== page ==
October 20, 2008
AUSTRALIAN forensic experts are in East Timor to help solve one of the enduring mysteries of the Indonesian occupation — the location of mass graves from the 1991 Dili cemetery massacre.
Forensic anthropologists from Victoria and Argentina have gone to the country to look for the graves of those killed in the 1991 massacre, believed to have numbered between 100 and 400.
The Indonesian military opened fire on pro-independence supporters during a peaceful demonstration in Dili in 1991.
Footage captured by a foreign filmmaker brought the suffering of the East Timorese to the eyes of the world.
The footage marked a turning point in East Timor's struggle for independence. East Timor voted for independence in a 1999 referendum and was declared independent in 2002.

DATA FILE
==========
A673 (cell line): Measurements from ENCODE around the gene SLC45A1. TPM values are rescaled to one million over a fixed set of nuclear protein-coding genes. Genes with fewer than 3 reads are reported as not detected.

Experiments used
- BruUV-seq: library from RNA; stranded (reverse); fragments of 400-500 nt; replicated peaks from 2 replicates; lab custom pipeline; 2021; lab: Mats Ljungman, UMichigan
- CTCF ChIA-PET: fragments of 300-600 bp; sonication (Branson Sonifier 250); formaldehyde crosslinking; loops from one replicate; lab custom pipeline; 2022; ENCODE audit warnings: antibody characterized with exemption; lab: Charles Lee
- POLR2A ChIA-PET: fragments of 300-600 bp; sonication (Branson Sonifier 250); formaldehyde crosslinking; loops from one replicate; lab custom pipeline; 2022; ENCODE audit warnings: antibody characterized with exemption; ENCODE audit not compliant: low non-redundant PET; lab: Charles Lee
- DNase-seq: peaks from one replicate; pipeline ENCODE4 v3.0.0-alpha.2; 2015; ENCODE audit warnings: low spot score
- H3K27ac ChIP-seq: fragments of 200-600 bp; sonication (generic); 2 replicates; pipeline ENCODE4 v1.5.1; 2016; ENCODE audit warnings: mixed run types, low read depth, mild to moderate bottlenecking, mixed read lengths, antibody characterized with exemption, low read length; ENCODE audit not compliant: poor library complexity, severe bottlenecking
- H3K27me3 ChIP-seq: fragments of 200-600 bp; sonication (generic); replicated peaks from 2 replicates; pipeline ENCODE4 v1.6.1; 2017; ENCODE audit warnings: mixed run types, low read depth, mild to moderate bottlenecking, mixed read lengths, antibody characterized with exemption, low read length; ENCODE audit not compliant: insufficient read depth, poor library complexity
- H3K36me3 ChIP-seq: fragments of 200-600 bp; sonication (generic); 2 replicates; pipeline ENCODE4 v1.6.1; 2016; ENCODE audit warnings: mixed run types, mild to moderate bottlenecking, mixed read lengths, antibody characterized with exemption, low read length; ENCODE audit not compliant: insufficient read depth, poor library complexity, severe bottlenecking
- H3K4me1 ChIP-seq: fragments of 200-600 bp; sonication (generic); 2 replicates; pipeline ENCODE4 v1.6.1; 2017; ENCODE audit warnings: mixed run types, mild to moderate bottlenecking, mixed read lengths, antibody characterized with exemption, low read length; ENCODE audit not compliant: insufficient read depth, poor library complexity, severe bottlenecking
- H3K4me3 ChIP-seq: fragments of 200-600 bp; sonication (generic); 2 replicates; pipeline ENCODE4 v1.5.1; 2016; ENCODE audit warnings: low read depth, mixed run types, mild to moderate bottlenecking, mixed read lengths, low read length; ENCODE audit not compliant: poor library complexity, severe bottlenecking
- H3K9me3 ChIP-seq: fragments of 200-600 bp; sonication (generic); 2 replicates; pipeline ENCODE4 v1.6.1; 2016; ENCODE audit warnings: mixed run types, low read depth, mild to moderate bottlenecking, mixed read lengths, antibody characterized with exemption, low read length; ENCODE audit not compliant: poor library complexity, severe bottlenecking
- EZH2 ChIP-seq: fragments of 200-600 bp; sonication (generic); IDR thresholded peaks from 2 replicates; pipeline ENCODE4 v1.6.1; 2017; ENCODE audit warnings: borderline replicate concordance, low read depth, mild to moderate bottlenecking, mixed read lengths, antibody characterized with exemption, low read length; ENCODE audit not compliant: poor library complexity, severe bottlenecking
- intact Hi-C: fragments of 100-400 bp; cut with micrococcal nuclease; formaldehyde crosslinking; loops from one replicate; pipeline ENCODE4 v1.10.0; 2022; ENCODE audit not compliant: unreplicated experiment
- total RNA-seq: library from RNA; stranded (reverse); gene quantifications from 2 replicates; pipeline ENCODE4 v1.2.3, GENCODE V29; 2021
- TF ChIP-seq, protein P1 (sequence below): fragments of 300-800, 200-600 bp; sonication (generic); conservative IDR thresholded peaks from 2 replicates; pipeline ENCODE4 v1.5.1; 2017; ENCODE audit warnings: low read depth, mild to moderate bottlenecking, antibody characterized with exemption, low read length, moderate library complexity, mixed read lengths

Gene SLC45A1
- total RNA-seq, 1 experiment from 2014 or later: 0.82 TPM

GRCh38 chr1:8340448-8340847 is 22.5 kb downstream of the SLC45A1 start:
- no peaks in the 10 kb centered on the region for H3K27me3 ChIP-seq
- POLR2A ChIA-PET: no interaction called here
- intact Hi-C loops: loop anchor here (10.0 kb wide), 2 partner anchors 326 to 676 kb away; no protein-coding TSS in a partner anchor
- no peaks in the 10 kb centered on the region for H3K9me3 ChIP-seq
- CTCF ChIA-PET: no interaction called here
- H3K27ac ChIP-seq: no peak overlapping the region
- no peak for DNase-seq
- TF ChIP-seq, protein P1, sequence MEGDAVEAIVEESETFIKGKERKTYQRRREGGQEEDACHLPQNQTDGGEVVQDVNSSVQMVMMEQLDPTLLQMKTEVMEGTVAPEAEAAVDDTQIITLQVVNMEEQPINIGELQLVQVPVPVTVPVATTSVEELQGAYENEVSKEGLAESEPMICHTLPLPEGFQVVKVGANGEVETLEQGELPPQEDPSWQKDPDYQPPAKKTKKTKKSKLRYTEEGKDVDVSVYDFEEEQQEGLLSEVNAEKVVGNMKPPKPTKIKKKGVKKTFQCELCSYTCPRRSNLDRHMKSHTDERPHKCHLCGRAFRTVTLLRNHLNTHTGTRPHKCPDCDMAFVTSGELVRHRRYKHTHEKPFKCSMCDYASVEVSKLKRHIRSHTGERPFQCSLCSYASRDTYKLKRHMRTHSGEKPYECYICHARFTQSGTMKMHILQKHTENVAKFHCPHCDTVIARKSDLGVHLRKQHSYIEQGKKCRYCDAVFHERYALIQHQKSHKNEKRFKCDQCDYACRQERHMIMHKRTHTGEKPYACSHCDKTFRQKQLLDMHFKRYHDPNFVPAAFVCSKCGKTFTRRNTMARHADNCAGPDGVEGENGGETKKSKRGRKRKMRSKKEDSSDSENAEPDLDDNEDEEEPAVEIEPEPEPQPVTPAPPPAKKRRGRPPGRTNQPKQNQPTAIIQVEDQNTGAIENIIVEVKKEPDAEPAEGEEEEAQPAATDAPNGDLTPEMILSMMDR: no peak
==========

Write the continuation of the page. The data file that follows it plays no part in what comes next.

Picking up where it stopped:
But Indonesia has never revealed where the cemetery victims were buried.
The only known grave, where 19 massacre victims lie, is in the hills surrounding the capital Dili, and members of the Victorian Institute of Forensic Medicine are preparing to excavate another site close by in the hope of finding more remains.
Victorian forensic anthropologist Soren Blau said: "We are using very simple archaeological techniques to look at the changes in stratigraphy (of the sites)."
Dr Blau said part of the process was to interview survivors and witnesses to glean clues about the number and locations of buried bodies.